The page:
Tuesday, October 7, 2014
|Harmony Hammond-installation view, Alexander Gray|
|Harmony Hammond - Bag XI|
|Harmony Hammond-Speaking Braids (detail)|
see explanation of this sculpture
In her interview with Lynn Hershman in 2008 she had a wonderful way of describing what she creates and why - here is part of that I have transcribed from that video interview.
Once you identify a tradition of women's work as art. . . as an artist you pull that into the work. . . . . (Bags as a symbol and iconography) Conceptually interesting to me was to go beyond symbols and iconography to the very materials and how you use them - so I'm interested in stitching - not just because it referred to women's traditional arts but because stitching is a connective process. So the notion of anything - knotting; tying; stitching - I'm interested in connecting and notions of layering and taking fragments and making them wholes. If you think about the bags and the presences you mention, those are made up out of rags; discarded fabric given to me by women friends...old sheets or whatever. And I would rip them up and recycle them into work, not only literally putting the women into my life-into my work but metaphorically taking the discarded pieces that weren't considered important as art. Or they didn't even have a function anymore, and making a whole(s)...making something out of nothing. But I also felt metaphorically, the notion of women - you know - our lives are so fragmented. And so it was a metaphor for taking the bits and pieces of our lives and constructing something whole and new and - later work, which were wrapped sculptures...they were very much built from the inside out. . . and so building out of itself.When women artists think about why they create, thinking about building out from ourselves is a very interesting way of considering that is what we are doing. What is it that is important for us to build? Why do we reach out and what is it we want to say? For example, Hammond's work, Speaking Braids (pictured above) "addresses the burden of representing those who have been repressed or culturally marginalized and the importance of voice as resistance to historical erasure."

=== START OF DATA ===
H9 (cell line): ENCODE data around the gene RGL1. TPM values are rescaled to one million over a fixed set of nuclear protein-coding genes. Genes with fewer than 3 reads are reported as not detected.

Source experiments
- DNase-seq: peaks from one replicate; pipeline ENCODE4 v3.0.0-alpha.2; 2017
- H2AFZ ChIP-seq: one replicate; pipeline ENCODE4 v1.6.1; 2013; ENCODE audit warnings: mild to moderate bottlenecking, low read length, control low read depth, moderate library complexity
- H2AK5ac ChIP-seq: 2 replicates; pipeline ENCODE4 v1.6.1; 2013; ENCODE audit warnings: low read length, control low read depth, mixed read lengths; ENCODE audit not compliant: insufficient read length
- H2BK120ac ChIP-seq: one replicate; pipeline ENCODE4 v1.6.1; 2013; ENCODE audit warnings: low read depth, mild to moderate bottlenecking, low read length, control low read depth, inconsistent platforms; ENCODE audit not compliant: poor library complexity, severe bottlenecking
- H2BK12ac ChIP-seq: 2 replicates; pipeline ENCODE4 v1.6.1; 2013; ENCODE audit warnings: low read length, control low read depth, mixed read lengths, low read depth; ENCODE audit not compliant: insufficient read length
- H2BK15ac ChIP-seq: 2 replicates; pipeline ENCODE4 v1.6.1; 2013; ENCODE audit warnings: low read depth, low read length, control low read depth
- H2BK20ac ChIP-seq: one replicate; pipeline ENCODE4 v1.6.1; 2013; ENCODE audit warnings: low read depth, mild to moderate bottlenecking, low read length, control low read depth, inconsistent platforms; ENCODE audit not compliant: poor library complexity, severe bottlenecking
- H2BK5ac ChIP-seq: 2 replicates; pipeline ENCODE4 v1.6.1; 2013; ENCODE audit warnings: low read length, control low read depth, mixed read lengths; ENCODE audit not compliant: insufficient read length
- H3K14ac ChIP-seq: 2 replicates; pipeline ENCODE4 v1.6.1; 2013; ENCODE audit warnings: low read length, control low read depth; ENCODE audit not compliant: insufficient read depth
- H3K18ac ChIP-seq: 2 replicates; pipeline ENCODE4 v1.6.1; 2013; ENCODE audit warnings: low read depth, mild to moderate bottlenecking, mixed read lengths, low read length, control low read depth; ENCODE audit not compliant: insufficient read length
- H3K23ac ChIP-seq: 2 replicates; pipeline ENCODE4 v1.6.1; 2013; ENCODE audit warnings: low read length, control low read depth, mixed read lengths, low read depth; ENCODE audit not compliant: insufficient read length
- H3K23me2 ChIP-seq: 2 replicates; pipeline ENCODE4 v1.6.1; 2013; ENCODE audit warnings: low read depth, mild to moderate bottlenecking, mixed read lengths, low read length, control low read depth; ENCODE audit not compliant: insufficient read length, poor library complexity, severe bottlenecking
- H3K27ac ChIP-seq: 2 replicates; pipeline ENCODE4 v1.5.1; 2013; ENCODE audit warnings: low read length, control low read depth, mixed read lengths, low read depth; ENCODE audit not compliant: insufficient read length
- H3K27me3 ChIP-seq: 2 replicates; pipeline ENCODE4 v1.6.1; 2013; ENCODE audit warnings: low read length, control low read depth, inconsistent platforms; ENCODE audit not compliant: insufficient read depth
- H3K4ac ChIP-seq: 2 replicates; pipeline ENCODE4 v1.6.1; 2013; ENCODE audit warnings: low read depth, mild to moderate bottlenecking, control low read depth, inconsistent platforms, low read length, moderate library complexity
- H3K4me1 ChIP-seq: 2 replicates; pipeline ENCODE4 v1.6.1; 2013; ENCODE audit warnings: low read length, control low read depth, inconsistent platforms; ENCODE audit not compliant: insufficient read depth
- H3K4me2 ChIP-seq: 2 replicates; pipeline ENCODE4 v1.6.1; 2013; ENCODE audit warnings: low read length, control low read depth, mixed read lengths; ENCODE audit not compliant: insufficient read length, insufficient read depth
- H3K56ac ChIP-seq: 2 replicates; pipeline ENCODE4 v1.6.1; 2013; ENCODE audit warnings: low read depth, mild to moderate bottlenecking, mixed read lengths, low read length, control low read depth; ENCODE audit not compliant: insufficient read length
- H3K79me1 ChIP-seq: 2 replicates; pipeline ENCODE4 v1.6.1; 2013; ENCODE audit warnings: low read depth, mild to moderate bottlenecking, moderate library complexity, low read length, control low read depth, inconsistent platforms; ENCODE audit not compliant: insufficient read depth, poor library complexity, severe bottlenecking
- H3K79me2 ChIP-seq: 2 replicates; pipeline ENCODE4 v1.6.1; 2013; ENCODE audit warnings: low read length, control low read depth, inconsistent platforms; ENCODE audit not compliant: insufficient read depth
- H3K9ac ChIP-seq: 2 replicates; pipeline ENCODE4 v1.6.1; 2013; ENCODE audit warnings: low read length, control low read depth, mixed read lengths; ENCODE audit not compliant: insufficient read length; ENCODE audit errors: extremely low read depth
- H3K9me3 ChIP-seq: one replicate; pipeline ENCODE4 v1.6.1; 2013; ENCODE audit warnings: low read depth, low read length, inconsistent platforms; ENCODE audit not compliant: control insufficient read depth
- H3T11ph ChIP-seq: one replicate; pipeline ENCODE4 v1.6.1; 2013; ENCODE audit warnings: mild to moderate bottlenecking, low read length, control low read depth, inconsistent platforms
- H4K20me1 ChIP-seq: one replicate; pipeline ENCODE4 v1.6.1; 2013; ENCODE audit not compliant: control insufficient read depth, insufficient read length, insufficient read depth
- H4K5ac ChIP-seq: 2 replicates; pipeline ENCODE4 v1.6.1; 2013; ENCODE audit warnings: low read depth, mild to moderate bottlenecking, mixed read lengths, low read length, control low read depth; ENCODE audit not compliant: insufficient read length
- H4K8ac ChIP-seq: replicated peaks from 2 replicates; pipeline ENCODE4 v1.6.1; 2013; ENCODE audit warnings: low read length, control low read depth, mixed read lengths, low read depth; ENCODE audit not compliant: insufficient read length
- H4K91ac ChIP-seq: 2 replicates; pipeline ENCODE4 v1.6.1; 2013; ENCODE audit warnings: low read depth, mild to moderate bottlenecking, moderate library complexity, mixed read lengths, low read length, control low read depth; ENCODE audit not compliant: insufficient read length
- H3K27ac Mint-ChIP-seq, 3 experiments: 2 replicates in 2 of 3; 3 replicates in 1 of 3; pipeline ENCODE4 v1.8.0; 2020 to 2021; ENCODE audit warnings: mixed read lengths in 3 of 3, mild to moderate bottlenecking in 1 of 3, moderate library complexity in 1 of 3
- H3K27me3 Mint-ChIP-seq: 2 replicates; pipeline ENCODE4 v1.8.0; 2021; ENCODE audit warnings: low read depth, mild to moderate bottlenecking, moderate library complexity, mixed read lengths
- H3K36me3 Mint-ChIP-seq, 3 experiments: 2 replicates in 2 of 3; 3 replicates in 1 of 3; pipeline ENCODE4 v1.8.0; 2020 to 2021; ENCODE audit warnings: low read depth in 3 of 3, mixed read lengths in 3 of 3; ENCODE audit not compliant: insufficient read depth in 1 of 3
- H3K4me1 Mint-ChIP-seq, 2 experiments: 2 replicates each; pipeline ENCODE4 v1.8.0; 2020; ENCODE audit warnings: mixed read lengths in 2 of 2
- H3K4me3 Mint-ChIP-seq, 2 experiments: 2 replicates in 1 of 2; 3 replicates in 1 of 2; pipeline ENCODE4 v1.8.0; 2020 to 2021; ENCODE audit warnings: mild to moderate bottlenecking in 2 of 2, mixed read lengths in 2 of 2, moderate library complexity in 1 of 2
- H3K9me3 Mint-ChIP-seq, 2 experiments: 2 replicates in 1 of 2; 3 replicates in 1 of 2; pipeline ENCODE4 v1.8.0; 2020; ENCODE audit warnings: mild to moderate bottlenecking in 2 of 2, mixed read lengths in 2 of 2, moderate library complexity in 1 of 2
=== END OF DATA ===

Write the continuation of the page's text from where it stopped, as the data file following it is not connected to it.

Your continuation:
The Importance of Voice as Resistance to Historical Erasure.
That's all I have for today. Hope you have been enjoying yours!